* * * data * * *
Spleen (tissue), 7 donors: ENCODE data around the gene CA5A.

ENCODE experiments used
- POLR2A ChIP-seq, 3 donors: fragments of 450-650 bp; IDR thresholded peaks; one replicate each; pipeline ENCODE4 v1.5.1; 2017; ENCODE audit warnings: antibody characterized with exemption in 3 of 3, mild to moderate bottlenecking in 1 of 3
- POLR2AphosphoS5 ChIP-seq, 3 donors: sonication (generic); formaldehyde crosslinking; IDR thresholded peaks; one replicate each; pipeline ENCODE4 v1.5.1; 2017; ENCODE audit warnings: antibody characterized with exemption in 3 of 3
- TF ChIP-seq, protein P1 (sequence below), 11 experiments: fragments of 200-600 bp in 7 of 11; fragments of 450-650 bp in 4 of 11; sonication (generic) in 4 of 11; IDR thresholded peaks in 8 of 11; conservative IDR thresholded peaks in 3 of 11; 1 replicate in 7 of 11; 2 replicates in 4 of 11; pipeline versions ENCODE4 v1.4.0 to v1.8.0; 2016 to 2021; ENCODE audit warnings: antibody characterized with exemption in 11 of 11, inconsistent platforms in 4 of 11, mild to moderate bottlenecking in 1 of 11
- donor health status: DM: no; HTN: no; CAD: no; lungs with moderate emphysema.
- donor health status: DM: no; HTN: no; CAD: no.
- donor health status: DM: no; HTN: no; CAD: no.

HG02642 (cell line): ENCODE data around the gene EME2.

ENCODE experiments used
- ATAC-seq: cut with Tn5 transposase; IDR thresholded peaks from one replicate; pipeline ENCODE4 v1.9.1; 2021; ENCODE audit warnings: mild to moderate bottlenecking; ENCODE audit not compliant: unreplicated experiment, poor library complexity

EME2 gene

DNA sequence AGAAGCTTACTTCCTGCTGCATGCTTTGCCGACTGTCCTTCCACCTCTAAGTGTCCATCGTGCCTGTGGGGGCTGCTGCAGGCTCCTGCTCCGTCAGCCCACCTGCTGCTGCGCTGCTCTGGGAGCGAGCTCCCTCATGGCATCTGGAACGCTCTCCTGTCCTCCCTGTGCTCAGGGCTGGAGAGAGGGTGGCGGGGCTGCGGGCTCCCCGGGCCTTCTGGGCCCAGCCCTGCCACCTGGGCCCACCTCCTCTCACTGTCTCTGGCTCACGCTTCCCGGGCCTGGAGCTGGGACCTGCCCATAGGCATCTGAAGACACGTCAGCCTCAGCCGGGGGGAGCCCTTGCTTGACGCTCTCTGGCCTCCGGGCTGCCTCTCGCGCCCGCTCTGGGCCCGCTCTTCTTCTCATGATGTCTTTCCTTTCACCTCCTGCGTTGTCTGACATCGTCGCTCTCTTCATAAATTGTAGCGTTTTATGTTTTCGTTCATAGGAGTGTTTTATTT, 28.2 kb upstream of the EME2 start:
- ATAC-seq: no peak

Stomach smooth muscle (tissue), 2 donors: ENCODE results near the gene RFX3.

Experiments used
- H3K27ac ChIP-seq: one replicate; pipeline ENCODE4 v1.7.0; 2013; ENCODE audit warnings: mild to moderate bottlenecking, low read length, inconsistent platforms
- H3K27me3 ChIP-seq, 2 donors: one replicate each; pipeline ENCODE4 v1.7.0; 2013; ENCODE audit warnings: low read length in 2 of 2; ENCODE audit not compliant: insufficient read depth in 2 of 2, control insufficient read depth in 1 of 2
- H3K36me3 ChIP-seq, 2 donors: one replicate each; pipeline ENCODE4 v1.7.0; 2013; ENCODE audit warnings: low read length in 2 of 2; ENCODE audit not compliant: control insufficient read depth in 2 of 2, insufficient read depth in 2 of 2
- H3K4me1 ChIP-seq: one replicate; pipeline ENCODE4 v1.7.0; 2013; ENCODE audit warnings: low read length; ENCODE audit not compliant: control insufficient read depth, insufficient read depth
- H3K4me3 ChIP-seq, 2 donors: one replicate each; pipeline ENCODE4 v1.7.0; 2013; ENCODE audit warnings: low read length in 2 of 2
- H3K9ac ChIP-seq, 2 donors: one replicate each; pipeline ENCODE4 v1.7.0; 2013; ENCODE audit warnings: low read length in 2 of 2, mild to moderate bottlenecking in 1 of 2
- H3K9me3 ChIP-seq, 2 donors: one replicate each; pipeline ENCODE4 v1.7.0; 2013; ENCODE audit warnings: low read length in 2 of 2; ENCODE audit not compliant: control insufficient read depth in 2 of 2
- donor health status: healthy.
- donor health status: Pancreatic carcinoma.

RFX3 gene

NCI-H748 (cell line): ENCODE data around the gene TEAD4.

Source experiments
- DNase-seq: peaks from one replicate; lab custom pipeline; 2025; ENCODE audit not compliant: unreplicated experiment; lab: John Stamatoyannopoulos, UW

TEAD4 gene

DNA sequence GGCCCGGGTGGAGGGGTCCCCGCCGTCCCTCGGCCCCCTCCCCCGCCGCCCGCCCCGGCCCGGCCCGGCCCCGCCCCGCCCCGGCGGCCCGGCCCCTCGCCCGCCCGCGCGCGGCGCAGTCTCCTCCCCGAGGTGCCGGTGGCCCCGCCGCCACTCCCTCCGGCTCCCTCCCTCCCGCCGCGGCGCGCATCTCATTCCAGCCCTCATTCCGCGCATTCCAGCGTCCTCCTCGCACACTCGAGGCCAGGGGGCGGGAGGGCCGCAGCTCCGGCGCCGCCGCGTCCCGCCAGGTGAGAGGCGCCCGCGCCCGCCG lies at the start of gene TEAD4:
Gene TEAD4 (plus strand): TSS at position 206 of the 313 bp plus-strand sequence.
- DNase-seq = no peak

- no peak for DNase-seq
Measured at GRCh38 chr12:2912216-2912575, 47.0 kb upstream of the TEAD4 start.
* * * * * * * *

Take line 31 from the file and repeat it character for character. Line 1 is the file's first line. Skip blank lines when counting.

DNA sequence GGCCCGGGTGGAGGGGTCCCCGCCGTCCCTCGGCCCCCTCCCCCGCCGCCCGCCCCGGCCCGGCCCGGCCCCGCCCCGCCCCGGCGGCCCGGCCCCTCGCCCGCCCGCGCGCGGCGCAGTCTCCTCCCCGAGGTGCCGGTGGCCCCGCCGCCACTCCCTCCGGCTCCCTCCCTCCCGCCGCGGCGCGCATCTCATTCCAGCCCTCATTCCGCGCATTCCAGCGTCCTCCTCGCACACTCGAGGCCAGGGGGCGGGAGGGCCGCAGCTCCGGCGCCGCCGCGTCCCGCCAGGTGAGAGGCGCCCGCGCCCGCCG lies at the start of gene TEAD4: